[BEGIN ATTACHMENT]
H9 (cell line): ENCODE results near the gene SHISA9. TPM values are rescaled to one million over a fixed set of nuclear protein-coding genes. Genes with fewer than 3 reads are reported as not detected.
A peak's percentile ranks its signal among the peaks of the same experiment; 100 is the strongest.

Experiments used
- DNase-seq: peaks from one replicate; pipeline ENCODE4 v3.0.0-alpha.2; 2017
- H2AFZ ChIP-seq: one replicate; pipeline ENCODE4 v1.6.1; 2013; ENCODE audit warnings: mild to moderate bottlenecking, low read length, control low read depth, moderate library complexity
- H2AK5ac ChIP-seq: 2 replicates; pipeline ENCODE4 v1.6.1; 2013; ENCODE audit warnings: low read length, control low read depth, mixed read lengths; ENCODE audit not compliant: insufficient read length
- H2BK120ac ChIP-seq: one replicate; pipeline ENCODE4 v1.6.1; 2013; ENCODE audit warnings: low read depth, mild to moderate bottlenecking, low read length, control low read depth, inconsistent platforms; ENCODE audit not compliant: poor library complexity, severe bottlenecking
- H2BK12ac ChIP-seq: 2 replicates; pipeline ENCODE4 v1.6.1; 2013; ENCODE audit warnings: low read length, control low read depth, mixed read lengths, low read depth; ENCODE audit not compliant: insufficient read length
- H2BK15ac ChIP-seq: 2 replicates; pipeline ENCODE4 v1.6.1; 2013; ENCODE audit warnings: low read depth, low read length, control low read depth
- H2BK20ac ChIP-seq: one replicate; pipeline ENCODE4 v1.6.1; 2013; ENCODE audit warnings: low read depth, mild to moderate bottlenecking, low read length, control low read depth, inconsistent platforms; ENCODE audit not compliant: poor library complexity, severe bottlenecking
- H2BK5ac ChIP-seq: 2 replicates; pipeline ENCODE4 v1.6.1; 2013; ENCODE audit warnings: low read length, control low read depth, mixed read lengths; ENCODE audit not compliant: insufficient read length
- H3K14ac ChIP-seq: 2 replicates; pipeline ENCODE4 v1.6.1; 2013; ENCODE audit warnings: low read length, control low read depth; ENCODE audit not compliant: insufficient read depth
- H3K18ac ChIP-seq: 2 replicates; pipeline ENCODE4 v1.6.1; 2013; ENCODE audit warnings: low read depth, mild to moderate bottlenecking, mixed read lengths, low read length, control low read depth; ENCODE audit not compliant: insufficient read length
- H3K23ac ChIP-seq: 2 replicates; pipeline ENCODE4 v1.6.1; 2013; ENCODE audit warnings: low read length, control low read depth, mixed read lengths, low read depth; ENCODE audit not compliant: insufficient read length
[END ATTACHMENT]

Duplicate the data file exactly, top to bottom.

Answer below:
H9 (cell line): ENCODE results near the gene SHISA9. TPM values are rescaled to one million over a fixed set of nuclear protein-coding genes. Genes with fewer than 3 reads are reported as not detected.
A peak's percentile ranks its signal among the peaks of the same experiment; 100 is the strongest.

Experiments used
- DNase-seq: peaks from one replicate; pipeline ENCODE4 v3.0.0-alpha.2; 2017
- H2AFZ ChIP-seq: one replicate; pipeline ENCODE4 v1.6.1; 2013; ENCODE audit warnings: mild to moderate bottlenecking, low read length, control low read depth, moderate library complexity
- H2AK5ac ChIP-seq: 2 replicates; pipeline ENCODE4 v1.6.1; 2013; ENCODE audit warnings: low read length, control low read depth, mixed read lengths; ENCODE audit not compliant: insufficient read length
- H2BK120ac ChIP-seq: one replicate; pipeline ENCODE4 v1.6.1; 2013; ENCODE audit warnings: low read depth, mild to moderate bottlenecking, low read length, control low read depth, inconsistent platforms; ENCODE audit not compliant: poor library complexity, severe bottlenecking
- H2BK12ac ChIP-seq: 2 replicates; pipeline ENCODE4 v1.6.1; 2013; ENCODE audit warnings: low read length, control low read depth, mixed read lengths, low read depth; ENCODE audit not compliant: insufficient read length
- H2BK15ac ChIP-seq: 2 replicates; pipeline ENCODE4 v1.6.1; 2013; ENCODE audit warnings: low read depth, low read length, control low read depth
- H2BK20ac ChIP-seq: one replicate; pipeline ENCODE4 v1.6.1; 2013; ENCODE audit warnings: low read depth, mild to moderate bottlenecking, low read length, control low read depth, inconsistent platforms; ENCODE audit not compliant: poor library complexity, severe bottlenecking
- H2BK5ac ChIP-seq: 2 replicates; pipeline ENCODE4 v1.6.1; 2013; ENCODE audit warnings: low read length, control low read depth, mixed read lengths; ENCODE audit not compliant: insufficient read length
- H3K14ac ChIP-seq: 2 replicates; pipeline ENCODE4 v1.6.1; 2013; ENCODE audit warnings: low read length, control low read depth; ENCODE audit not compliant: insufficient read depth
- H3K18ac ChIP-seq: 2 replicates; pipeline ENCODE4 v1.6.1; 2013; ENCODE audit warnings: low read depth, mild to moderate bottlenecking, mixed read lengths, low read length, control low read depth; ENCODE audit not compliant: insufficient read length
- H3K23ac ChIP-seq: 2 replicates; pipeline ENCODE4 v1.6.1; 2013; ENCODE audit warnings: low read length, control low read depth, mixed read lengths, low read depth; ENCODE audit not compliant: insufficient read length